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Dry cleaning SSOP for spice filling equipment

Spices Dry Cleaning

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#1 AMHunt

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Posted 30 October 2013 - 10:15 PM

Hi All -

 

My facility just acquired a new production line to fill 47 types of dry spices. To cut changeover time and simplify cleaning we would like to implement a dry cleaning process. Right now we disassemble our other fillers, push it into a sanitation room, use water/alkaline cleaner/sanitizer, and dry it with compressed air between every product.

 

Nobody in my facility knows anything about the dry cleaning process. Can somebody please help me with the basics of a dry cleaning SSOP? And how is it validated? 

 

I was given the suggestion to use bulk salt to flush out the filling equipment but can't seem to find any literature on this process.

 

Any help would be appreciated :)

 

Thanks



#2 Tony-C

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Posted 31 October 2013 - 04:35 AM

:welcome:

 

Sounds like a lot of changeovers so I can see why you are interested in this. I have used sugar in the past for dry flushing but that was a component of the product. I can see that salt might work as well but it would be useful to know more about your spices and equipment.

 

Also some other questions come to mind:

What are you going to do with the salt afterwards?

Have you considered using a vacuum?

Is a small crossover of spices acceptable?

 

Regards,

 

Tony

 

 



#3 AMHunt

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Posted 31 October 2013 - 02:47 PM

Thanks Tony. We have gravity based filling systems, with large hoppers and small filling hoppers using augers. Equipment is stainless steel, with rubber connecting boots.

 

We would throw the salt away, or reuse depending on sequence of products (i.e. celery seed to celery salt we would reuse the bulk salt). We have considered a vacuum but not all machine parts are accessible without disassembling. A small crossover of spices might be acceptable, as long as we sequence correctly. There are no allergens. We have considered a more thorough cleaning once a month or so.

 

Is the dry cleaning process really just a 'lack of' cleaning? Just brush down the equipment and go? (I'm having a hard time with this since we are used to foaming/scrubbing/sanitizing up to twice daily.)

 

Thank you for any insight on this.



#4 tanyac

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Posted 31 October 2013 - 08:39 PM

I work for a Spice Company and when we are doing like changes within products that are alike we use salt to flush out the system.  It actually helps remove a lot just make sure when you run your next product to put aside a few cases incase some of the salt is still present.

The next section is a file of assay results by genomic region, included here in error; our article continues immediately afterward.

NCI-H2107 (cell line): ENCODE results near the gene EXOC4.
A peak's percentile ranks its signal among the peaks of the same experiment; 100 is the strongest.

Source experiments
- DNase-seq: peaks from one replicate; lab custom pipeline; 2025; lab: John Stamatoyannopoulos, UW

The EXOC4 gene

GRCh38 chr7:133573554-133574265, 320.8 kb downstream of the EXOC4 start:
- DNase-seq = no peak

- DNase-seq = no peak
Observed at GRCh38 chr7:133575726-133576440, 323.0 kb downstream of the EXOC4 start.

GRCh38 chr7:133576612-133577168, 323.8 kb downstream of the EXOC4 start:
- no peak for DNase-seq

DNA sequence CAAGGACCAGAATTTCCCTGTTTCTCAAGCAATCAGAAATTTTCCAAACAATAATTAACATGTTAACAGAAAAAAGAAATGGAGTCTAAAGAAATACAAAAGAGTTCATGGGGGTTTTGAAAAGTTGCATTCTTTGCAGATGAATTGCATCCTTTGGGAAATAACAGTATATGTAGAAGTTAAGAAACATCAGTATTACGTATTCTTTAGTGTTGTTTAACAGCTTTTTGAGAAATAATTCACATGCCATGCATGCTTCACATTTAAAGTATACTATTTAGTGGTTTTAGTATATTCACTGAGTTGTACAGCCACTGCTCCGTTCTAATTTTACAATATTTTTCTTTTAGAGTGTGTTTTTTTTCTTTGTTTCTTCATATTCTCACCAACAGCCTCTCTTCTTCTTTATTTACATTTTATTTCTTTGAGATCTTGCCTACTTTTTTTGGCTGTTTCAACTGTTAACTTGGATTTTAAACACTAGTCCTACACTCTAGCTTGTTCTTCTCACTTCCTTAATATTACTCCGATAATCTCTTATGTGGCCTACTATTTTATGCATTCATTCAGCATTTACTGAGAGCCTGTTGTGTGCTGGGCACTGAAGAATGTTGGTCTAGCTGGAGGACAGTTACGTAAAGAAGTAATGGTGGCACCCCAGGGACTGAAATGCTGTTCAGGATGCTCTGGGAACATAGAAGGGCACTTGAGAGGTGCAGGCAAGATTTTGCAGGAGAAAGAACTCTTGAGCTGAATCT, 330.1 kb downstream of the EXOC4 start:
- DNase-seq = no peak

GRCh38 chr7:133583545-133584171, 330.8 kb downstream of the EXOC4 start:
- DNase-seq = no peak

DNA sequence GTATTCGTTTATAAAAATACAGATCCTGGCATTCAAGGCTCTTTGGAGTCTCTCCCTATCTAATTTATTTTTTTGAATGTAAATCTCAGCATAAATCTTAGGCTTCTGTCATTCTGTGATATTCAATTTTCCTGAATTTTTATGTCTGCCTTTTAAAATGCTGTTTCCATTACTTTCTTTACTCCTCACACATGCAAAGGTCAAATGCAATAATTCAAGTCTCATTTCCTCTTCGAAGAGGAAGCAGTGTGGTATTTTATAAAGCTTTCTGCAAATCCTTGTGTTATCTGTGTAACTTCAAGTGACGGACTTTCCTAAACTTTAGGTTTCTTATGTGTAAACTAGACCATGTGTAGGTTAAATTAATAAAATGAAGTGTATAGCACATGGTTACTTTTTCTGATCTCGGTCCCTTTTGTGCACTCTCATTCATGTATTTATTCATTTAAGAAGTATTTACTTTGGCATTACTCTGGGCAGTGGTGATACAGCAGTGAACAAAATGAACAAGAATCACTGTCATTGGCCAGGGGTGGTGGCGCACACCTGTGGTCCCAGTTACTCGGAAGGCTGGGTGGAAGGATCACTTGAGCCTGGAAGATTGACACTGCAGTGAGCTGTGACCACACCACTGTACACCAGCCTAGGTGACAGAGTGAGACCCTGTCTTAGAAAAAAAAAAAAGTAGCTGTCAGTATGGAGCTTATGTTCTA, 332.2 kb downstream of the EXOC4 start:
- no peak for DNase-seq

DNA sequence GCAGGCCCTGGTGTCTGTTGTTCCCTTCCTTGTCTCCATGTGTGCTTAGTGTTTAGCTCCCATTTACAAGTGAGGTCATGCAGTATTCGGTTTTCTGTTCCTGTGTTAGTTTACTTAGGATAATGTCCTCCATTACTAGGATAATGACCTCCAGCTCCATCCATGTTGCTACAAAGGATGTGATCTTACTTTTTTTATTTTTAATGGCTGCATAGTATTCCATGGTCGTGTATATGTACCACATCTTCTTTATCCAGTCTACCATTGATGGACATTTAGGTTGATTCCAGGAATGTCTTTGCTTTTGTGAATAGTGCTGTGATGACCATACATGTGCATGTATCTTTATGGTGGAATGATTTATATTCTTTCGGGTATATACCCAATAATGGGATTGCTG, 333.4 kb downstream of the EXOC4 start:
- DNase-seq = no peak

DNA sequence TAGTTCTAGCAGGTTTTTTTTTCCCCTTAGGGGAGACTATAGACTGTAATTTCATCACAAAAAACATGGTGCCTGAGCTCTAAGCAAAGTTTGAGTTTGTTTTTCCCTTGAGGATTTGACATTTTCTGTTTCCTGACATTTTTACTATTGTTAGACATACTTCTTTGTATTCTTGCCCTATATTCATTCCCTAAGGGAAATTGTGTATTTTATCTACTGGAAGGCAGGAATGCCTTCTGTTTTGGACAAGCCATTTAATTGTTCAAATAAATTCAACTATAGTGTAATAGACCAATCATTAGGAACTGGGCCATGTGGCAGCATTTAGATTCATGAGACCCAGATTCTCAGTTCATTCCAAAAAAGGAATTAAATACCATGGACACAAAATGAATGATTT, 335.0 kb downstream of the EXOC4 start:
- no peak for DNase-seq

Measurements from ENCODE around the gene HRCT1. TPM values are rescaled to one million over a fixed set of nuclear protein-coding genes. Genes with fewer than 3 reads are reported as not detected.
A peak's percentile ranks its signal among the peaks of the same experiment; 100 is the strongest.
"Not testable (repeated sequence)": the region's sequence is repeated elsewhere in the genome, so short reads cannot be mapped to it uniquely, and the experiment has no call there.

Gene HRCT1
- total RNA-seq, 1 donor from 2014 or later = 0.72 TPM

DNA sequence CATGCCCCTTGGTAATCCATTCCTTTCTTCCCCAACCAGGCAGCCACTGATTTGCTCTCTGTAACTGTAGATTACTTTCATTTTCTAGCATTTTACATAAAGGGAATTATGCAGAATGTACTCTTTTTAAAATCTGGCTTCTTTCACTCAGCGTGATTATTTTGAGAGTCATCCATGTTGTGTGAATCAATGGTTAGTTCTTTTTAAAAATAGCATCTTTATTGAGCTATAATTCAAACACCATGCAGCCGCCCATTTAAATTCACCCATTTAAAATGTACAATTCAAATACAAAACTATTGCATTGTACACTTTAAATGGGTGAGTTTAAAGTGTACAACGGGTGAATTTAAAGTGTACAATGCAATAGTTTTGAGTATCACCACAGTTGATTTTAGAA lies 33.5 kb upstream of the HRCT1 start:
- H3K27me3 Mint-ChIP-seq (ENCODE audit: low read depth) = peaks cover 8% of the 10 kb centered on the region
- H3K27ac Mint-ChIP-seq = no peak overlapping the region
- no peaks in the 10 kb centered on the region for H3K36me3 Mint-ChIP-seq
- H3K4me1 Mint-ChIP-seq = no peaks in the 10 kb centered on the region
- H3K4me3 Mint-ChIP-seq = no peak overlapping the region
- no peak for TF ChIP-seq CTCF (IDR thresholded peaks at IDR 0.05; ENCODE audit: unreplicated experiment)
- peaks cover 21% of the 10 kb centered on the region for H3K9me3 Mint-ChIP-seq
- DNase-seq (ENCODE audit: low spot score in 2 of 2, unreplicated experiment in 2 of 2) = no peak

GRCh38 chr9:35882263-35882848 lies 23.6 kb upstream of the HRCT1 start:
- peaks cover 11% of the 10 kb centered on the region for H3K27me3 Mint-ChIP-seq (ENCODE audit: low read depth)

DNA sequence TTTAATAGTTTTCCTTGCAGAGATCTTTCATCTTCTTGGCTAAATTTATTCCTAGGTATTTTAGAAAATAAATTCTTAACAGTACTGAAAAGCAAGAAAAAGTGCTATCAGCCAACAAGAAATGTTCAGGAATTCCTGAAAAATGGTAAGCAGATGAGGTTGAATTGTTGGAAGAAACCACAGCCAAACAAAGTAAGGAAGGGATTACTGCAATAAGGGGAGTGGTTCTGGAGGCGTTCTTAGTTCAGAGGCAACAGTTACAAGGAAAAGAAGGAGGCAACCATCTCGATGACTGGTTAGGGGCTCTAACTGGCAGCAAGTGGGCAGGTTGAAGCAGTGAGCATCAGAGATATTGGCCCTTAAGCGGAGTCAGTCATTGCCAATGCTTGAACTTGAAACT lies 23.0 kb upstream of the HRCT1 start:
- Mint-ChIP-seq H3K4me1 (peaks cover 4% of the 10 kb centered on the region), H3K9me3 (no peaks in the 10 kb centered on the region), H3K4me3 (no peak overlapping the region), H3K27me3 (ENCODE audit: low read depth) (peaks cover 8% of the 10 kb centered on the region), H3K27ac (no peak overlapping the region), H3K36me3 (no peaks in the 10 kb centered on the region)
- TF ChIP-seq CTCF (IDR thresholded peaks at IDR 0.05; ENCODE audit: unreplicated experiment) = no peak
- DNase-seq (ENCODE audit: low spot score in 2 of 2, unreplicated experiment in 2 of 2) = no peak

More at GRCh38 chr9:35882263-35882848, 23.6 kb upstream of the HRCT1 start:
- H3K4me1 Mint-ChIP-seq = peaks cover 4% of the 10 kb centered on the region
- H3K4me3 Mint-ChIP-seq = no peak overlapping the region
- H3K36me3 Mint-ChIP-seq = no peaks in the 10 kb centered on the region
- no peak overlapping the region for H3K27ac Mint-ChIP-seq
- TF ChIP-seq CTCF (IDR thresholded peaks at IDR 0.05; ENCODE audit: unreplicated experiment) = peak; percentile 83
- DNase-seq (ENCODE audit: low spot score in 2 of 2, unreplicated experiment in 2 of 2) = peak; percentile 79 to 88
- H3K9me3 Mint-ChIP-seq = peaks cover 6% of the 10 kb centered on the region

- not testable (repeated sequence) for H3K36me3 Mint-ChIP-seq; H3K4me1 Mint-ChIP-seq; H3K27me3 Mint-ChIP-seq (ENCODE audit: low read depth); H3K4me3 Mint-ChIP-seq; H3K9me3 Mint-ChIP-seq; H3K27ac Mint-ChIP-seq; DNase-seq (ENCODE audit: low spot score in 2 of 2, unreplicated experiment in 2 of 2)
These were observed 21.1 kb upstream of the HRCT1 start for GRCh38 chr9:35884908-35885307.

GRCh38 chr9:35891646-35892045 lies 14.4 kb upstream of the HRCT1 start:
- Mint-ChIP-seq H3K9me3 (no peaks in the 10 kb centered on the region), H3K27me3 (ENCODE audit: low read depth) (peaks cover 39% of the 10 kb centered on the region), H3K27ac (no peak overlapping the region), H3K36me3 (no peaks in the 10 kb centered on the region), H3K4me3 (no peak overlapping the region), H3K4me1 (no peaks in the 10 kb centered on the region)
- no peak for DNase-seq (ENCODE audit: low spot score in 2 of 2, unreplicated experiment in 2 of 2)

#5 Rudra

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Posted 05 February 2020 - 04:04 AM

Dear all,

I am having similar problem with cleaning of equipment / machines for spices. On top of that we have allergens based products. Any idea of how to ensure effective cleaning?

Many thanks,

Rudra



#6 Hank Major

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Posted 07 February 2020 - 09:27 PM

I think you are asking how to Validate the cleaning procedure?

 

One way is to conduct a series of experiments. Best practice would be to do the testing after each allergen, because some are easier to clean than others. So, after the, say, milk powder run, you test after the crew does what they usually do, then swab for milk allergen in a few spots and send it to the lab. Ditto with the wheat product run, the tree nut run, etc.

 

You could also use a brightly colored blend, say of turmeric and cayenne, and then visually inspect the whole system after the salt is run through. If you see nothing, do some swabs from protein (not ATP). If there is no protein residue, you can be pretty sure there are no allergens.

 

Finally, you send out samples of finished product looking for allergens from the previous run. For example, a run of ranch dressing powder (milk) is run, followed by a regular salt cleaning, followed by a run of chili powder (no milk). Send the chili powder for milk allergen testing, and find out what the ppm numbers are.


Edited by Hank Major, 07 February 2020 - 09:29 PM.


#7 Charles.C

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Posted 08 February 2020 - 05:20 AM

Thanks Tony. We have gravity based filling systems, with large hoppers and small filling hoppers using augers. Equipment is stainless steel, with rubber connecting boots.

 

We would throw the salt away, or reuse depending on sequence of products (i.e. celery seed to celery salt we would reuse the bulk salt). We have considered a vacuum but not all machine parts are accessible without disassembling. A small crossover of spices might be acceptable, as long as we sequence correctly. There are no allergens. We have considered a more thorough cleaning once a month or so.

 

Is the dry cleaning process really just a 'lack of' cleaning? Just brush down the equipment and go? (I'm having a hard time with this since we are used to foaming/scrubbing/sanitizing up to twice daily.)

 

Thank you for any insight on this.

 

^^^^^^ Ahem !.

 

https://farrp.unl.ed...llotherpriority


Kind Regards,

 

Charles.C






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